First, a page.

29 My Father, which gave them me, is greater than all; and no man is able to pluck them out of my Father's hand. 30 I and my Father are one.


Even though suicide does not determine whether a person is going to heaven or hell, emphasis must be made that human life is sacred as we are created in God’s image.  Because we are created in God’s image on the sixth day of creation, we are unlike any other aspect of the created realm.  In the passages in Genesis dealing with the creation of man, it becomes clear that God gave special consideration to the creation of Adam and bestowed upon this aspect of creation attributes not given to anything else. 

Genesis 1:26-27; 2:7

** New International Version

King James Version

26 Then God said, "Let us make man in our image, in our likeness, and let them rule over the fish of the sea and the birds of the air, over the livestock, over all the earth, and over all the creatures that move along the ground." 27 So God created man in his own image, in the image of God he created him;

male and female he created them.


Gen 2:7

7 the LORD God formed the man from the dust of the ground and breathed into his nostrils the breath of life, and the man became a living being.


26 And God said, Let us make man in our image, after our likeness: and let them have dominion over the fish of the sea, and over the fowl of the air, and over the cattle, and over all the earth, and over every creeping thing that creepeth upon the earth. 27 So God created man in his own image, in the image of God created he him; male and female created he them.


Gen 2:7

7 And the LORD God formed man of the dust of the ground, and breathed into his nostrils the breath of life; and man became a living soul.



In the Genesis account, God demonstrates His role as the Creator over all existence and as such, He alone should control life and determine whether it continues or terminates.  Job, through his trials and distresses of life, recognized the sovereignty of God, especially over life itself.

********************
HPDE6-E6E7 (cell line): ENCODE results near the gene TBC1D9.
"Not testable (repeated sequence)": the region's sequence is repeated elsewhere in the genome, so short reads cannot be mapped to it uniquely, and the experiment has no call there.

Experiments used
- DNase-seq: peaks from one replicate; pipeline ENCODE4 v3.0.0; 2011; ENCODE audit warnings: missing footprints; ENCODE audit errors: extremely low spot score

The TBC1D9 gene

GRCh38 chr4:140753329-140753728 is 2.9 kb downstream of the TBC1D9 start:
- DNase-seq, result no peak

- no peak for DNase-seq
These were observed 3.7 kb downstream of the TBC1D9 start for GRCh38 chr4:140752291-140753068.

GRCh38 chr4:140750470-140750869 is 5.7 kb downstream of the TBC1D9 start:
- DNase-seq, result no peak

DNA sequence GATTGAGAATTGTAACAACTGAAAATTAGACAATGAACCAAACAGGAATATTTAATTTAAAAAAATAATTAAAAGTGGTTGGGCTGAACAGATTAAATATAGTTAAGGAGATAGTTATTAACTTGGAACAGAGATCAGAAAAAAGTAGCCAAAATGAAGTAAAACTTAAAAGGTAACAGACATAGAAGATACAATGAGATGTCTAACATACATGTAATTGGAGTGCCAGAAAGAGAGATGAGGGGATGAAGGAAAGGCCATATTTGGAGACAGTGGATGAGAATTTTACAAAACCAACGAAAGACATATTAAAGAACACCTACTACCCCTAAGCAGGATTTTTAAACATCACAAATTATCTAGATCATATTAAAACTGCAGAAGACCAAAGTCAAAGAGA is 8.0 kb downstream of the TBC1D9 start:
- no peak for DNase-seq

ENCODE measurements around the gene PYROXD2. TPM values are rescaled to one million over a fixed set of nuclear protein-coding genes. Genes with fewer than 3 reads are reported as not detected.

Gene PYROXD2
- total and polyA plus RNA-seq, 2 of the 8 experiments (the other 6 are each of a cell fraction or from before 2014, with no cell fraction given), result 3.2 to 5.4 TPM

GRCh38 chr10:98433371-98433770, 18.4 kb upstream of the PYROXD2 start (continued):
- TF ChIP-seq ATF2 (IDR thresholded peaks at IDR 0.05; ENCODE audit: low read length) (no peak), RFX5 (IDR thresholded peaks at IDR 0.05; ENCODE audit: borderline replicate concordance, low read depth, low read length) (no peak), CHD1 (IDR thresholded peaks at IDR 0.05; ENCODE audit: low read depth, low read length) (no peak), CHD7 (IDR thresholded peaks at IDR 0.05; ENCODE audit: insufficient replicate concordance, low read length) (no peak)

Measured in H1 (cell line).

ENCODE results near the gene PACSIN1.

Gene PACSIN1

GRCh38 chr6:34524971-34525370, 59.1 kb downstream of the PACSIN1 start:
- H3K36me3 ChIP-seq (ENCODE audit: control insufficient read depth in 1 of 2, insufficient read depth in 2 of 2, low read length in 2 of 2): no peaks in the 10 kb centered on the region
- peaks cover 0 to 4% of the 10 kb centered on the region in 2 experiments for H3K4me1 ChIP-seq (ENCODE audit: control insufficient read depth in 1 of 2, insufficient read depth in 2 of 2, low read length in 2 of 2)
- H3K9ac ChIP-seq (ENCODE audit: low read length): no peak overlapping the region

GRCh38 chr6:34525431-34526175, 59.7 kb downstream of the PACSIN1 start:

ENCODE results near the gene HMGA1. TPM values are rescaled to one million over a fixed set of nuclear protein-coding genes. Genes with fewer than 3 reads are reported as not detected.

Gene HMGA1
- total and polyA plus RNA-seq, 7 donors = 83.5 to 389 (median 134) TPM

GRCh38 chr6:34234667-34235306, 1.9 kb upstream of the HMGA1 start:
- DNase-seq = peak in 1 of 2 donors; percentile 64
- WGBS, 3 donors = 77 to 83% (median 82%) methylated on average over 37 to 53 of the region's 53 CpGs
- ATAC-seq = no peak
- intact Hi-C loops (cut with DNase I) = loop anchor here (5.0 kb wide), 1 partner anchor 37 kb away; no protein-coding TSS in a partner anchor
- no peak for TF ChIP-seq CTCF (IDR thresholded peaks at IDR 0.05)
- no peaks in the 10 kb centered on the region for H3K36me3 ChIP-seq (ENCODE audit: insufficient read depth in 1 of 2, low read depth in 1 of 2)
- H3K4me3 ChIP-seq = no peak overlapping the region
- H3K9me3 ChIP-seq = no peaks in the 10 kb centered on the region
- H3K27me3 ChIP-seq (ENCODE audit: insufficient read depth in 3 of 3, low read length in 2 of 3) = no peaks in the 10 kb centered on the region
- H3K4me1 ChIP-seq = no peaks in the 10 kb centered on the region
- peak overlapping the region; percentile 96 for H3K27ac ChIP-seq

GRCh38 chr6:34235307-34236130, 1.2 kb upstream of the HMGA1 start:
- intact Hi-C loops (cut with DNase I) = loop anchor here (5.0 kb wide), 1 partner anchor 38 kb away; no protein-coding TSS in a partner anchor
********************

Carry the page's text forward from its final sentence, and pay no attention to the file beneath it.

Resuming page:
Job 1:20-21

** New International Version

King James Version

20 At this, Job got up and tore his robe and shaved his head. Then he fell to the ground in worship 21 and said:  "Naked I came from my mother's womb, and naked I will depart.

The LORD gave and the LORD has taken away; may the name of the LORD be praised."


20 Then Job arose, and rent his mantle, and shaved his head, and fell down upon the ground, and worshipped, 21 And said, Naked came I out of my mother's womb, and naked shall I return thither: the LORD gave, and the LORD hath taken away; blessed be the name of the LORD.


The sovereignty of God over a man’s life is not just an Old Testament concept.  We also see it reflected in the writings of the New Testament.  Although Paul was addressing the physical body as the dwelling place of the Spirit and was therefore, to be treated as such, he also gave emphasis to the idea that it is not something that belongs exclusively to the individual; it also belongs to God.

1 Corinthians 6:19-20

** New International Version

King James Version

19 Do you not know that your body is a temple of the Holy Spirit, who is in you, whom you have received from God? You are not your own; 20 you were bought at a price. Therefore honor God with your body.


19 What? know ye not that your body is the temple of the Holy Ghost which is in you, which ye have of God, and ye are not your own? 20 For ye are bought with a price: therefore glorify God in your body, and in your spirit, which are God's.


The logo on our men’s softball team jerseys is:  “I bought you; I own you.”  He did and He does.  Life is a glorious gift to be lived each day for the honor and glory of God.  Part of that daily sacrifice is to live in obedience; another part is to love unconditionally.  During those times when we encounter the pain of loss, especially loss occasioned by the voluntary act of suicide, it is essential that we evidence the love of God.  We should because He does.  Enough said.  

** A modern language quote is provided for readability together with the accompanying KJV version which is believed by many to be a more accurate representation of the original scripture.